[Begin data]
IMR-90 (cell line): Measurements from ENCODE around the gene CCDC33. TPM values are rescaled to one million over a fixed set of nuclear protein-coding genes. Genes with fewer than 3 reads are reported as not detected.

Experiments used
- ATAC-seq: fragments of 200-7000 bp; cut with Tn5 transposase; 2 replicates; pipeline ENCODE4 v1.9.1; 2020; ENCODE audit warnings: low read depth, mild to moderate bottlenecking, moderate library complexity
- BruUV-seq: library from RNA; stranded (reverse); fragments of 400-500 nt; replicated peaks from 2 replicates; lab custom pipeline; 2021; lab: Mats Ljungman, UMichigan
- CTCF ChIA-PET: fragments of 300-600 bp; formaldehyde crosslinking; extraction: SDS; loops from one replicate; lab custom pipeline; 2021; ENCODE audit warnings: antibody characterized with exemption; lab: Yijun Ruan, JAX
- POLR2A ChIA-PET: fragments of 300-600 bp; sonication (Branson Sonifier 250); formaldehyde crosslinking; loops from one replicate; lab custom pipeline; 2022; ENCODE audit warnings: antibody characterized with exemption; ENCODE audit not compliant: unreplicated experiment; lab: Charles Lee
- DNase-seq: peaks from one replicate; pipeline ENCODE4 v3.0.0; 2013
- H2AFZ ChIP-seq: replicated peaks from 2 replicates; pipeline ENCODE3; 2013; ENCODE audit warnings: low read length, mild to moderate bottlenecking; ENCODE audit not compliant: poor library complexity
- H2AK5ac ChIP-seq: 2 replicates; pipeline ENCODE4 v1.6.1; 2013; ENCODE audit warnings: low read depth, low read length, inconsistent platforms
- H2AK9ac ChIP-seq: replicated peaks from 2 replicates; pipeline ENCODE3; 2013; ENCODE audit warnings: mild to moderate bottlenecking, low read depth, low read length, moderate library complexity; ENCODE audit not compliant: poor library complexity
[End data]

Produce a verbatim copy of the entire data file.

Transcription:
IMR-90 (cell line): Measurements from ENCODE around the gene CCDC33. TPM values are rescaled to one million over a fixed set of nuclear protein-coding genes. Genes with fewer than 3 reads are reported as not detected.

Experiments used
- ATAC-seq: fragments of 200-7000 bp; cut with Tn5 transposase; 2 replicates; pipeline ENCODE4 v1.9.1; 2020; ENCODE audit warnings: low read depth, mild to moderate bottlenecking, moderate library complexity
- BruUV-seq: library from RNA; stranded (reverse); fragments of 400-500 nt; replicated peaks from 2 replicates; lab custom pipeline; 2021; lab: Mats Ljungman, UMichigan
- CTCF ChIA-PET: fragments of 300-600 bp; formaldehyde crosslinking; extraction: SDS; loops from one replicate; lab custom pipeline; 2021; ENCODE audit warnings: antibody characterized with exemption; lab: Yijun Ruan, JAX
- POLR2A ChIA-PET: fragments of 300-600 bp; sonication (Branson Sonifier 250); formaldehyde crosslinking; loops from one replicate; lab custom pipeline; 2022; ENCODE audit warnings: antibody characterized with exemption; ENCODE audit not compliant: unreplicated experiment; lab: Charles Lee
- DNase-seq: peaks from one replicate; pipeline ENCODE4 v3.0.0; 2013
- H2AFZ ChIP-seq: replicated peaks from 2 replicates; pipeline ENCODE3; 2013; ENCODE audit warnings: low read length, mild to moderate bottlenecking; ENCODE audit not compliant: poor library complexity
- H2AK5ac ChIP-seq: 2 replicates; pipeline ENCODE4 v1.6.1; 2013; ENCODE audit warnings: low read depth, low read length, inconsistent platforms
- H2AK9ac ChIP-seq: replicated peaks from 2 replicates; pipeline ENCODE3; 2013; ENCODE audit warnings: mild to moderate bottlenecking, low read depth, low read length, moderate library complexity; ENCODE audit not compliant: poor library complexity